Five samples of masala were also having monosodium glutamate without proper label declaration which is an offence under the category of misbranding, they said.
A number of states including Kerala and Haryana have initiated steps on the Maggi issue.
The probe into alleged lapses of food safety standards has already been expanded to test Maggi noodle samples from across the country following detection of monosodium glutamate and lead in excess of the prescribed limit in the noodles.
However, Nestle India claimed it has got samples tested in an external laboratory as well as in-house and that the product was found "safe to eat". .
Nestle's Troubles In India
Trouble continues to brew for Maggi in India. After excess lead was found through lab tests, on Tuesday (2 June) a Nestle made baby food product, Nan,  was found to be containing live larvae in Tamil Nadu.
Hitting an all time low in Sensex and Nifty for consecutive two days, Nestle's sale has tanked further down on reports of its contaminated baby food formula. 
"In cities like Mumbai, 25 per cent of people do not eat at home. With rise in consumption of fast food items, there is also risk of health. Maggi is eaten maximum by children," said Paswan.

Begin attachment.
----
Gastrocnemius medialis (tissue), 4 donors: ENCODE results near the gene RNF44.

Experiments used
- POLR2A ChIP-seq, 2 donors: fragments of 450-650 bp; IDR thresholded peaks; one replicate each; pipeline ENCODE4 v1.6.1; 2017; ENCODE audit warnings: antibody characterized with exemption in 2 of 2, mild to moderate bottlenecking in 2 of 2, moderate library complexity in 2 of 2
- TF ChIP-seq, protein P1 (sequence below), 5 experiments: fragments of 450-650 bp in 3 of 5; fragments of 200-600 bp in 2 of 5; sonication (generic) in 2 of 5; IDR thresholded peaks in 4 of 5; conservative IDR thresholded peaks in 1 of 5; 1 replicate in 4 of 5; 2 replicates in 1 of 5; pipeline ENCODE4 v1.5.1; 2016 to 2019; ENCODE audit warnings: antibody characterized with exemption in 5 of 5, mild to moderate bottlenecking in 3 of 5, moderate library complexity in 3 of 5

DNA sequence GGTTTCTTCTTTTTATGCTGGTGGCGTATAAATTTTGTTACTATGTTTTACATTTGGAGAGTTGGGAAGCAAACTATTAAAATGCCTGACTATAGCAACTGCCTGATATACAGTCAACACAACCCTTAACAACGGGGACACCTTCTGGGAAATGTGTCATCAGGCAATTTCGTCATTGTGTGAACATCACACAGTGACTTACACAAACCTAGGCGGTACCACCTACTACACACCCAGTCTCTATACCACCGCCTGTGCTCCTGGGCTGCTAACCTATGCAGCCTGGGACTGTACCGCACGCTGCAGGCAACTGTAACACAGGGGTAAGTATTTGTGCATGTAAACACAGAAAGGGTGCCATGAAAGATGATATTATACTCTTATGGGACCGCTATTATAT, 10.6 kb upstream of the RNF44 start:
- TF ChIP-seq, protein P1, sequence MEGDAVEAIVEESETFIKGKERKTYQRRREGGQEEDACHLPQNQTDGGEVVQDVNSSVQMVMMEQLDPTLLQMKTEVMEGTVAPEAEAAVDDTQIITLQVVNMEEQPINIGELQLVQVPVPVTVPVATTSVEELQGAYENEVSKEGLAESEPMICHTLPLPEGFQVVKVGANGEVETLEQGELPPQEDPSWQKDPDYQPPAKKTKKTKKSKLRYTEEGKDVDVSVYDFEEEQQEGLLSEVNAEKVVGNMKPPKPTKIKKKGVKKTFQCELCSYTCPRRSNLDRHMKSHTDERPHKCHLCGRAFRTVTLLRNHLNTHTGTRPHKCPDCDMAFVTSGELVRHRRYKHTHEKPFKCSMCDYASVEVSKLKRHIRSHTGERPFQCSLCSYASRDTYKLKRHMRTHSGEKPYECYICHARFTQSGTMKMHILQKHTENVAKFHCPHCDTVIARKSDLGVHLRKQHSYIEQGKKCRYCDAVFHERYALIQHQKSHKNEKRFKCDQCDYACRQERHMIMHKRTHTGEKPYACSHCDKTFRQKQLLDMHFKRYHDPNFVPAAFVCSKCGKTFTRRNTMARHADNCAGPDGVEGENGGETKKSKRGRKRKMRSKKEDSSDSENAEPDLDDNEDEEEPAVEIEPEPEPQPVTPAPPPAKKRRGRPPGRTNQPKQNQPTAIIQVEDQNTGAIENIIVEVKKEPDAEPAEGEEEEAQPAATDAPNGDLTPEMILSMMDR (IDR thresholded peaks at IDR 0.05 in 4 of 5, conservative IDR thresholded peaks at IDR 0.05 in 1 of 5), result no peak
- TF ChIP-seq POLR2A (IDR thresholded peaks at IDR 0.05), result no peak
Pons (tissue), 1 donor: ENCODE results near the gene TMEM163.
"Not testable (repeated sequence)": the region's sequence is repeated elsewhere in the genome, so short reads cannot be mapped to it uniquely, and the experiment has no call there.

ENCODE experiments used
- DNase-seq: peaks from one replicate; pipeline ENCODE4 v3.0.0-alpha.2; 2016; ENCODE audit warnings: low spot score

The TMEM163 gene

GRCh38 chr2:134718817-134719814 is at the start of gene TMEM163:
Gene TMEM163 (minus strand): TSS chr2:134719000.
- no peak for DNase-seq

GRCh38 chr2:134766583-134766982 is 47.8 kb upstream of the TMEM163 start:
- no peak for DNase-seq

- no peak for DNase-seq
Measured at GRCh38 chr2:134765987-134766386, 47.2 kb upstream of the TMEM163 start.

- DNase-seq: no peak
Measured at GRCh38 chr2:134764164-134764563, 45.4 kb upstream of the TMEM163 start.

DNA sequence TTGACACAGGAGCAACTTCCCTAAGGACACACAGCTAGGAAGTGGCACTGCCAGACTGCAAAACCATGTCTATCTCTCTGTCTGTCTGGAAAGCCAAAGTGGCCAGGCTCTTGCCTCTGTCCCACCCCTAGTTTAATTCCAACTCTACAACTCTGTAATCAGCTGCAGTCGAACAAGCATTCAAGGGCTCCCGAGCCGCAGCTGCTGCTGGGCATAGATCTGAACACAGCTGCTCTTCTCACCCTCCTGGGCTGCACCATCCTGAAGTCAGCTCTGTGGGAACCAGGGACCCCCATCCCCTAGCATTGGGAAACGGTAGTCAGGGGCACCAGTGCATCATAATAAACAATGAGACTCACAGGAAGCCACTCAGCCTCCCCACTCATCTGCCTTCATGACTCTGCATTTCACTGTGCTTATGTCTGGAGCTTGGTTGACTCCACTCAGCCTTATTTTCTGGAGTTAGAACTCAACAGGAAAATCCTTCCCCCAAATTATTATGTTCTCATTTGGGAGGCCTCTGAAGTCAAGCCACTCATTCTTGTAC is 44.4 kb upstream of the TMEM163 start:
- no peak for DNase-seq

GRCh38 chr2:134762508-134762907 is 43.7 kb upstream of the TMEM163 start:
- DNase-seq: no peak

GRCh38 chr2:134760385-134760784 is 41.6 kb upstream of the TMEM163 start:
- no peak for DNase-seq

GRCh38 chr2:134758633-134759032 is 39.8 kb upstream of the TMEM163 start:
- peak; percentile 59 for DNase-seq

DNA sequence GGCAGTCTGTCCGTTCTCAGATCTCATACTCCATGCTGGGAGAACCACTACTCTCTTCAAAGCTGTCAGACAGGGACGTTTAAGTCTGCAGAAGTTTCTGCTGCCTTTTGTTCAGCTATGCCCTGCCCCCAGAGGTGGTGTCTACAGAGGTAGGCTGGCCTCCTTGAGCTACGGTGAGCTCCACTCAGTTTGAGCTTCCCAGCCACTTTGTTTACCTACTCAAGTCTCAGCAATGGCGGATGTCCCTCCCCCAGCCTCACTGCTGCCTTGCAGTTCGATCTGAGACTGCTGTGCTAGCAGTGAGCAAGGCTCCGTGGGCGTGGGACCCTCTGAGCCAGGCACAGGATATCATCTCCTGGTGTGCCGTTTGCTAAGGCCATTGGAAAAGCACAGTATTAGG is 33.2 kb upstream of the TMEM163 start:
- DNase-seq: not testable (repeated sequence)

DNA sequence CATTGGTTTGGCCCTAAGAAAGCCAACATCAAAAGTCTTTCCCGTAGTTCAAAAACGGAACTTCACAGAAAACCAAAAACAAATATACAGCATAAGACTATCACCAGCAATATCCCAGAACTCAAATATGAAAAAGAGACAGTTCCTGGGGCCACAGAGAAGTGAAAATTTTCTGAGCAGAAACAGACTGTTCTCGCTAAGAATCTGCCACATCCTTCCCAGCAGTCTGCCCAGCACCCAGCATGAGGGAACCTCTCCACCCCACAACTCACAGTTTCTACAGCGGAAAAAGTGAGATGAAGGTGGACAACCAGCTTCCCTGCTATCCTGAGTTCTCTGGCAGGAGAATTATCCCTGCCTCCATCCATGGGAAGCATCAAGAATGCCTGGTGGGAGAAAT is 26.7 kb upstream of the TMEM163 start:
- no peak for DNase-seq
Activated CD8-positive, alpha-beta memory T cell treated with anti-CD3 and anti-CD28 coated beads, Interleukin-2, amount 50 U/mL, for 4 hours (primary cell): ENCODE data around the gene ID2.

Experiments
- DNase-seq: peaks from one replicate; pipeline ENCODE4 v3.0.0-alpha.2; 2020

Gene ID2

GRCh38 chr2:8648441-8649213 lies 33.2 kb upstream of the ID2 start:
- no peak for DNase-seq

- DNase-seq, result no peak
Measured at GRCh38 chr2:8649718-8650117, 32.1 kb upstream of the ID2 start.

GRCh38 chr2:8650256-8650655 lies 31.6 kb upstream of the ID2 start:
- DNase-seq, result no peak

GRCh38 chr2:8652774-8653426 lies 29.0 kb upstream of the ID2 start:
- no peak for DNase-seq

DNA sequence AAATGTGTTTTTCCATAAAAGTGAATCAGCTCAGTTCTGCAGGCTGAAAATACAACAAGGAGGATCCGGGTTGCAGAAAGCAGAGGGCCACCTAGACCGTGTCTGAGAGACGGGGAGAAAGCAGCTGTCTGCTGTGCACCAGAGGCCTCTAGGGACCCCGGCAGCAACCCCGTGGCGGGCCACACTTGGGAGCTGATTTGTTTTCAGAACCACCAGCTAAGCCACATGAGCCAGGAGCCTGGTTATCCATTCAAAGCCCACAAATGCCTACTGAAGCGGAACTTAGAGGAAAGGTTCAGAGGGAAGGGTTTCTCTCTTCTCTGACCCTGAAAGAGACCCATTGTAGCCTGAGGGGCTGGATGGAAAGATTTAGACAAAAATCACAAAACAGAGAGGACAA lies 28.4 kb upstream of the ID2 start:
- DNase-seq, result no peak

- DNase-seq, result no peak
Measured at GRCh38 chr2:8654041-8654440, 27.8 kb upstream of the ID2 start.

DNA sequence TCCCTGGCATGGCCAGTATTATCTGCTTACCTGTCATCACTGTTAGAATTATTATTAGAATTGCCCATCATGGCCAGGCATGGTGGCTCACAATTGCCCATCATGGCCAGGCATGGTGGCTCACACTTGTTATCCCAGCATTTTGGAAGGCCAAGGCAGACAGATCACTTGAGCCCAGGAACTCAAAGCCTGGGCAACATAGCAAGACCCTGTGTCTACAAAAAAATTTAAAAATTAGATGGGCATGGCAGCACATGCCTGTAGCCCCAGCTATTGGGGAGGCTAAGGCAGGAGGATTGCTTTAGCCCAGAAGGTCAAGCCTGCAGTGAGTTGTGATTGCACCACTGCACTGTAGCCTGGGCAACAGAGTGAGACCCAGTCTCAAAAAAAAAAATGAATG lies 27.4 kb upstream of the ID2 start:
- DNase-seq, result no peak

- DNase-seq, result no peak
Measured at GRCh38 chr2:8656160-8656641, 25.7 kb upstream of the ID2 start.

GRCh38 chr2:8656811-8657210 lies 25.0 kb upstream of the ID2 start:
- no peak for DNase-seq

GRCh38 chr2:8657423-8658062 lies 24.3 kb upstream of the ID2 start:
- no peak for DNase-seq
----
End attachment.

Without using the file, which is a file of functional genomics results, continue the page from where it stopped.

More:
Usually, NCDRC comes into play following complaints filed by a consumer, but a section of this Act of 1986 also provides for the government to register a complaint.
"For the first time, we are taking action under Section 12-1-D of the Consumer Protection Act, under which both Centre and states have powers to file complaints," Paswan said.
This particular section deals with the manner in which a complaint can be made before NCDRC.
It states that "a complaint in relation to any goods sold or delivered or agreed to be sold or delivered or any service provided or agreed to be provided may be filed by ... the Central Government or the State Government, as the case may be, either in its individual capacity or as a representative of interests of the consumers in general."
While the government has already asked central food safety regulator FSSAI to look into the matter, it had earlier said that NCDRC would look into this issue if a complaint is filed.
"Since there would be delay in getting FSSAI (Food Safety and Standards Authority of India) reports and since it is concerned about consumers, we decided to file a written complaint before NCDRC in the interest of consumers," Paswan told reporters here.
Neanwhile, The World Health Organization2 and the Joint Expert Committee on Food Additives of the United Nations Food and Agriculture Organization had closely studied the effect of MSG and placed it in the safest category for food additives. The National Center for Biotechnology (NCBI)3 in a separate report ‘Glutamate - Its applications in food and contribution to health’ stated that glutamate serves some functions in the body as well, serving as an energy source for certain tissues and as a substrate for glutathione synthesis.